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Stafoggia, M.* ; Cesaroni, G.* ; Peters, A. ; Andersen, Z.J.* ; Badaloni, C.* ; Beelen, R.* ; Caracciolo, B.* ; Cyrys, J. ; de Faire, U.* ; de Hoogh, K.* ; Eriksen, K.T.* ; Fratiglioni, L.* ; Galassi, C.* ; Gigante, B.* ; Havulinna, A.S.* ; Hennig, F.* ; Hilding, A.* ; Hoek, G.* ; Hoffmann, B.* ; Houthuijs, D.* ; Korek, M.* ; Lanki, T.* ; Leander, K.* ; Magnusson, P.K.* ; Meisinger, C. ; Migliore, E.* ; Overvad, K.* ; Ostenson, C.G.* ; Pedersen, N.L.* ; Pekkanen, J.* ; Penell, J.* ; Pershagen, G.* ; Pundt, N.* ; Pyko, A.* ; Raaschou-Nielsen, O.* ; Ranzi, A.* ; Ricceri, F.* ; Sacerdote, C.* ; Swart, W.J.* ; Turunen, A.W.* ; Vineis, P.* ; Weimar, C.* ; Weinmayr, G.* ; Wolf, K. ; Brunekreef, B.* ; Forastiere, F.*

Long-term exposure to ambient air pollution and incidence of cerebrovascular events: Results from 11 European cohorts within the ESCAPE project.

Environ. Health Perspect. 122, 919-925 (2014)
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BACKGROUND: Few studies have investigated effects of air pollution on the incidence of cerebrovascular events. OBJECTIVES: We assessed the association between long-term exposure to multiple air pollutants and the incidence of stroke in European cohorts. METHODS: Data from 11 cohorts were collected and occurrence of a first stroke was evaluated. Individual air pollution exposures were predicted from land-use regression models developed within the "European Study of Cohorts for Air Pollution Effects" (ESCAPE). The exposures were: PM2.5 (particulate matter [PM] below 2.5 µm in diameter), coarse PM (PM between 2.5 and 10 µm), PM10 (PM below 10 µm), PM2.5 absorbance, nitrogen oxides, and two traffic indicators. Cohort-specific analyses were conducted using Cox proportional hazards models. Random-effects meta-analysis was used for pooled effect estimation. RESULTS: 99,446 subjects were included, 3,086 of whom developed stroke. A 5-μg/m(3) increase in annual PM2.5 exposure was associated with 19% increased risk of incident stroke (hazard ratio [HR] = 1.19, 95% confidence interval [CI]: 0.88, 1.62). Similar findings were obtained for PM10. The results were robust to adjustment for an extensive list of cardiovascular risk factors and noise co-exposure. The association with PM2.5 was apparent among those aged 60+ years (HR = 1.40, 95% CI: 1.05, 1.87), among never-smokers (HR = 1.74, 95% CI: 1.06, 2.88), and among subjects with PM2.5 exposure below 25 μg/m(3) (HR = 1.33, 95% CI: 1.01, 1.77). CONCLUSIONS: We found suggestive evidence of an association between fine particles and incidence of cerebrovascular events in Europe, even at lower concentrations than set by the current air quality limit value.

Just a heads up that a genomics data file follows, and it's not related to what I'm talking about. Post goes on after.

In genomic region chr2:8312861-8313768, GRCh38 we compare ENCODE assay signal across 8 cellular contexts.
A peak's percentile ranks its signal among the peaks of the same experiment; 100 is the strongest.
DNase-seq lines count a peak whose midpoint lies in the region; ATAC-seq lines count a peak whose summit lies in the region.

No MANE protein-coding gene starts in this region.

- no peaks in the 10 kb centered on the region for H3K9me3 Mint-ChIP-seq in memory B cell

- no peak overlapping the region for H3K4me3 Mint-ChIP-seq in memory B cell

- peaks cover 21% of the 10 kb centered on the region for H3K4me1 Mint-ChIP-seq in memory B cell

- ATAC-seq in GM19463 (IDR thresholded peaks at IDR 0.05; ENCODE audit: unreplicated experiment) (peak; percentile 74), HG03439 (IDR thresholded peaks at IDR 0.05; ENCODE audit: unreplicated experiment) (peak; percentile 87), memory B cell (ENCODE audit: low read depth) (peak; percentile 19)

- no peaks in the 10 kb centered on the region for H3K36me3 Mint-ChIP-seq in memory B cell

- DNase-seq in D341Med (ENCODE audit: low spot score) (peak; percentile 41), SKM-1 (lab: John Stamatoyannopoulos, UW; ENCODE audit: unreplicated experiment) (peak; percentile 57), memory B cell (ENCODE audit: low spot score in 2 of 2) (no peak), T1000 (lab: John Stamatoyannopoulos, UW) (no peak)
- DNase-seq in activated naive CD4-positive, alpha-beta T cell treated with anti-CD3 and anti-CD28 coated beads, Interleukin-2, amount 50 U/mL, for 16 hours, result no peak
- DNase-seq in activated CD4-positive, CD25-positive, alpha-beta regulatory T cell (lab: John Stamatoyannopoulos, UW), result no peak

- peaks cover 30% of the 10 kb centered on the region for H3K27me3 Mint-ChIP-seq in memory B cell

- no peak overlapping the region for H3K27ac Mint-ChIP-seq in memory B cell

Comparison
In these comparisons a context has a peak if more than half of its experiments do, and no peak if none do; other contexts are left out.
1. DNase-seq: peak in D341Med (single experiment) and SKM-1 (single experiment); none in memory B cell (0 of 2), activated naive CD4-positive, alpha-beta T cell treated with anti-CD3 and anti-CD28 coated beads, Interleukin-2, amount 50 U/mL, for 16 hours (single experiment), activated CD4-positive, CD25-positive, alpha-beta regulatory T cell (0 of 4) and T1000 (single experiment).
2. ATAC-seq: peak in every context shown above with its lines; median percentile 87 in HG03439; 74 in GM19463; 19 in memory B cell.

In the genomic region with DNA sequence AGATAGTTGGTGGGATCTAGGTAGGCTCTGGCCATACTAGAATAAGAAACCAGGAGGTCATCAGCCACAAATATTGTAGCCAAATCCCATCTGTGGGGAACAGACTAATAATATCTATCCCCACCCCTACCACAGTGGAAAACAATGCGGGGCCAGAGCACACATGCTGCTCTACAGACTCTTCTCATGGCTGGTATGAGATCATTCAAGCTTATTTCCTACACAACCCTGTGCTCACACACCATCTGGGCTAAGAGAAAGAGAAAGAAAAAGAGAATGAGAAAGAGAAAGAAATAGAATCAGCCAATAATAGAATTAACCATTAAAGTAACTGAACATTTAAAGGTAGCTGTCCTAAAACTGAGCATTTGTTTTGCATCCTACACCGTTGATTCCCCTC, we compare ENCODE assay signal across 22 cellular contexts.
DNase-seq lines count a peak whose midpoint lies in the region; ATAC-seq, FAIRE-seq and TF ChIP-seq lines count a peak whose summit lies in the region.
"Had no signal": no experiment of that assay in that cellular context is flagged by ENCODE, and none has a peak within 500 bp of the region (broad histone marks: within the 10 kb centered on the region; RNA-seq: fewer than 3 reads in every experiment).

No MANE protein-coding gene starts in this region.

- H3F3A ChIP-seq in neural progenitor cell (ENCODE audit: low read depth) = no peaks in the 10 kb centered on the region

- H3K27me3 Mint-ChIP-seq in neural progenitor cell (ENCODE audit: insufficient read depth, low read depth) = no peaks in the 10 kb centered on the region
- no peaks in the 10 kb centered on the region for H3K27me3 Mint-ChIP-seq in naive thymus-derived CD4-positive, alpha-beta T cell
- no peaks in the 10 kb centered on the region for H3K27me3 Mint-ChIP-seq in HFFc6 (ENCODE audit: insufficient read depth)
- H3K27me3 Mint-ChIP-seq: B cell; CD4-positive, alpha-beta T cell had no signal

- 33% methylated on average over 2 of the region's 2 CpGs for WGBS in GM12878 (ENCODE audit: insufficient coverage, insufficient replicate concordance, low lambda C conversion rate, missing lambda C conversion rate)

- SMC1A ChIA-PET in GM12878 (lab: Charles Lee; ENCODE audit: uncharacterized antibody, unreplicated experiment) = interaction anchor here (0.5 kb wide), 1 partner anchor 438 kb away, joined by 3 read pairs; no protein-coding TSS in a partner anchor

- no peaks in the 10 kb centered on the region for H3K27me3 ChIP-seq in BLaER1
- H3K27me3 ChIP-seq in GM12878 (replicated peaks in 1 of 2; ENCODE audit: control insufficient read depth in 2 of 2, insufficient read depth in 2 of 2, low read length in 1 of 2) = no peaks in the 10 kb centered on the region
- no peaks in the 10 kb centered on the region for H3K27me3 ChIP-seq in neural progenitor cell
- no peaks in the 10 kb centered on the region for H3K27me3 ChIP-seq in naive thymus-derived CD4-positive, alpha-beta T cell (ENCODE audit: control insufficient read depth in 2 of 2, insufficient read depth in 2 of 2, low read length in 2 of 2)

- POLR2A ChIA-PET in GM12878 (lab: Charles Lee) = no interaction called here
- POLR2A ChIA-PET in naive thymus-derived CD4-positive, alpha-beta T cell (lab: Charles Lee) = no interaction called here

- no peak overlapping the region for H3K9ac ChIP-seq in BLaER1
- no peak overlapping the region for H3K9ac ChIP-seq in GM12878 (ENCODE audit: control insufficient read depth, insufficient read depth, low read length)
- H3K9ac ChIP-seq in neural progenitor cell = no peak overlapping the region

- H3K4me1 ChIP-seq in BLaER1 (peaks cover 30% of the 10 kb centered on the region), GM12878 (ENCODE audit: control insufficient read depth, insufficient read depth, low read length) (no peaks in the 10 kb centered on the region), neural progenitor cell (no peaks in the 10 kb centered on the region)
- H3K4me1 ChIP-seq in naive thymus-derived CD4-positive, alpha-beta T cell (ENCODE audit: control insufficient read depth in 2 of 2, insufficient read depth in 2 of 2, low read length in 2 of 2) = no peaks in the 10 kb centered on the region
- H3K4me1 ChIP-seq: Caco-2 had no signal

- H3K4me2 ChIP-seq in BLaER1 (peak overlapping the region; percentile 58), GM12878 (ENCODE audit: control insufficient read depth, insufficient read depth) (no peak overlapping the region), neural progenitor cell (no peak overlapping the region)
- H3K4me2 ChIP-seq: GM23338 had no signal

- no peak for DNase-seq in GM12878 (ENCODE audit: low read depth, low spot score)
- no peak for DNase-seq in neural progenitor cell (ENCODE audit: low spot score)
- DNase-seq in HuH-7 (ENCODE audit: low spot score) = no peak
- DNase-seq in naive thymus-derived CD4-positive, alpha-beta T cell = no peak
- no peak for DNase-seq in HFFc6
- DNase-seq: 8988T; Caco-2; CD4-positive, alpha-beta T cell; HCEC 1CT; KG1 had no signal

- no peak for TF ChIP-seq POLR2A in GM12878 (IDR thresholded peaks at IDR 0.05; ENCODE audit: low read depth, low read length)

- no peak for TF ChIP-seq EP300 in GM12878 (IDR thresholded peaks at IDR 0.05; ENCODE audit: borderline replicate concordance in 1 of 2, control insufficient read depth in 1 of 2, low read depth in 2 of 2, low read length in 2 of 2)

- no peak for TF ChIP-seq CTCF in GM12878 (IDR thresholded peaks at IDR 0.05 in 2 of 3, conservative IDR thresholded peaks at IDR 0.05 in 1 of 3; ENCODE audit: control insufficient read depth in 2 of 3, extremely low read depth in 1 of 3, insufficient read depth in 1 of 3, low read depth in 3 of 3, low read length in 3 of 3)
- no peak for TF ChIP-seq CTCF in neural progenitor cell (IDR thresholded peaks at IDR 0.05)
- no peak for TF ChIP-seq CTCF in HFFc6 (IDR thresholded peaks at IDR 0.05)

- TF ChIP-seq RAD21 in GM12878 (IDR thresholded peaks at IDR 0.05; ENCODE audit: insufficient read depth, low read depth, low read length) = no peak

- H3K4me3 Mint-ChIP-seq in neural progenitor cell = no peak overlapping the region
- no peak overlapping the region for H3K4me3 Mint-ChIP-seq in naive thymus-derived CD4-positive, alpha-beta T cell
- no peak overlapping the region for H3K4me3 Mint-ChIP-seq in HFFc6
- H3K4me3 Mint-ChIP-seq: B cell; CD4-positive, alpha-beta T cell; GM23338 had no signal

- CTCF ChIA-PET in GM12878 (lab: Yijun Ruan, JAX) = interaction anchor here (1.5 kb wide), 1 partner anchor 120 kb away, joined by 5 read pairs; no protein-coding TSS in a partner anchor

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Publikationstyp Artikel: Journalartikel
Dokumenttyp Wissenschaftlicher Artikel
Schlagwörter Use Regression-models; Acute Ischemic-stroke; Particulate Matter; Pm2.5 Absorbency; Mortality; Areas; Risk; No2; Metaanalysis; Pmcoarse
ISSN (print) / ISBN 0091-6765
e-ISSN 1552-9924
Quellenangaben Band: 122, Heft: 9, Seiten: 919-925 Artikelnummer: , Supplement: ,
Verlag Research Triangle Park
Verlagsort NC [u.a.]
Begutachtungsstatus Peer reviewed